Thursday , August 16 2018
Home / Travel / An My Village Thrives Without Hotel

An My Village Thrives Without Hotel

While villages such as Kim Bong are known for carpentry, Thanh Ha for ceramics and Tra Que for herbs, An My Village is a hidden gem.

The village, set in a rural landscape, opened to tourists just a few years ago. It is only 3km from Hoi An and 1km from Cua Dai beach.

Down-to-earth: Visitors learn about organic vegetable growing An My

Arriving in An My, visitors feel they have travelled back to the times when agriculture was still the main economic activity. Not just agriculture, mind you, but agriculture free of chemicals and nourished only with natural manures and compost.

The village market gardens cover nearly 105ha, 45ha under rice and 35ha growing vegetables and other staples.

Visitors can join villagers in their farm work, planting young rice, harvesting it or drying it in the sun. Cooking it with the hosts is an extra bonus.

An My runs on organic lines. Travellers can cycle around the village and drop in at Nguyen Thi Dong’s house. She has a vegetable garden covering 500sq. m of courgette, tomato, luffa and different types of vegetables. Entry is VND30,000 (US$1.30).

Visitors learn about organic gardening, accompany locals in taking care of vegetables and flowers.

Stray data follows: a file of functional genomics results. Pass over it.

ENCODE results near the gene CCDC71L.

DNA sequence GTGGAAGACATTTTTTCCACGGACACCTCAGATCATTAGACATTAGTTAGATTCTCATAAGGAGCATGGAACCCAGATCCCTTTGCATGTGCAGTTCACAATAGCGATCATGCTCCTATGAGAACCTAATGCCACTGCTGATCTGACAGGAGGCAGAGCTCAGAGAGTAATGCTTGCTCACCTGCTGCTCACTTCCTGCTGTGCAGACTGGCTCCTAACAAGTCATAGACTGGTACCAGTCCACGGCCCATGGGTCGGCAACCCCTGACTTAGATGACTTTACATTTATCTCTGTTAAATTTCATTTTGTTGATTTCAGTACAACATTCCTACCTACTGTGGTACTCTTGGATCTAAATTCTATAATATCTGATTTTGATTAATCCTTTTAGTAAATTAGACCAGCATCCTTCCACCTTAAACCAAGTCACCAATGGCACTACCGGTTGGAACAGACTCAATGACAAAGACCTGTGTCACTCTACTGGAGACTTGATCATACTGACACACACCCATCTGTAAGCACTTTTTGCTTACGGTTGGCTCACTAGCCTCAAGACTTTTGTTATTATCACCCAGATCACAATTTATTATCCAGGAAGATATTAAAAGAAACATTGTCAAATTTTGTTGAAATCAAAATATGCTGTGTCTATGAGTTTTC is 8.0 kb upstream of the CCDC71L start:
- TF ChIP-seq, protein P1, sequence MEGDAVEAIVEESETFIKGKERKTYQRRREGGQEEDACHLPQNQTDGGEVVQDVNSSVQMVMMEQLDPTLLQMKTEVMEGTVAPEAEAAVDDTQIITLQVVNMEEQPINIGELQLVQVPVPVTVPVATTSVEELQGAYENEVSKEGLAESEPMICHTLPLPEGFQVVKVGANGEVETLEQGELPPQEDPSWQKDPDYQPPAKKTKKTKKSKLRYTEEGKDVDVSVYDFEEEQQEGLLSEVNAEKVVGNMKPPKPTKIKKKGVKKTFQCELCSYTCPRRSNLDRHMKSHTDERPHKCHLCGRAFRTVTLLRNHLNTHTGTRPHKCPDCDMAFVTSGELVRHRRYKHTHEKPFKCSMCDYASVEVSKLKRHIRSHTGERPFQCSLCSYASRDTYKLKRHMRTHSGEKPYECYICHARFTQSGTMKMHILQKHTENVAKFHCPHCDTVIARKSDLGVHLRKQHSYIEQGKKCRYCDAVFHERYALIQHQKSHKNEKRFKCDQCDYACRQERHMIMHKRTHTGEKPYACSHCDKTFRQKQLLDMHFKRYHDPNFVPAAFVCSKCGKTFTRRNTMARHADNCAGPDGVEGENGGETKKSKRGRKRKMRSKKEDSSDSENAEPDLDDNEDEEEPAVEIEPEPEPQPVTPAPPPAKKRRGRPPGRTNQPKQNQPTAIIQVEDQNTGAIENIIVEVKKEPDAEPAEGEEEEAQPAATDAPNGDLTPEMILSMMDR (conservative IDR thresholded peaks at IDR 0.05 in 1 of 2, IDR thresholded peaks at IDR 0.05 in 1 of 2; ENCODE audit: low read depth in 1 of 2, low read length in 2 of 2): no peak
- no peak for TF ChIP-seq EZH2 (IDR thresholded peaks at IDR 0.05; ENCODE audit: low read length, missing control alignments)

The host boil herbs such as lemongrass, ginger and lemon leaves. Tired visitors then soak their feet in the warm water to relax.

Guest can also join in making and flying kites, making masks and decorating the festive lion’s head used for performance at the full moon festival.

Festival time: Tourist decorate a lion’s head and masks used at full moon festivals

More adventurous travellers can experience working with buffaloes, and catching and grilling fish.

Lunch usually features vegetables from the gardens, grilled fish caught in the river and Quang noodles made by the locals.

Vilde Teigen, a Norwegian tourist said:  “It is wonderful. I didn’t know about these things before I came to Hoi An. This city is not only an ancient town with charming wooden houses but also a place with beautiful and peaceful rice fields.”

An My Communal House (đình) is a highlight of the trip. The communal house is where locals worship their village patron saint and a place for communal activities. The structure, built in the Nguyen Dynasty in the 19th century, was recognised as a provincial relic in 2011.

From An My Communal House, visitors can cycle through the village, passing by a small road with purple flowers on both sides and rice fields.

Luong Son, chairman of Cam Chau’s People’s Committee, said to preserve the fine rural landscape, the village aimed at a “no hotel” policy. Currently there are only one spa, four houses for short-term rent to foreigners and two home-stay facilties.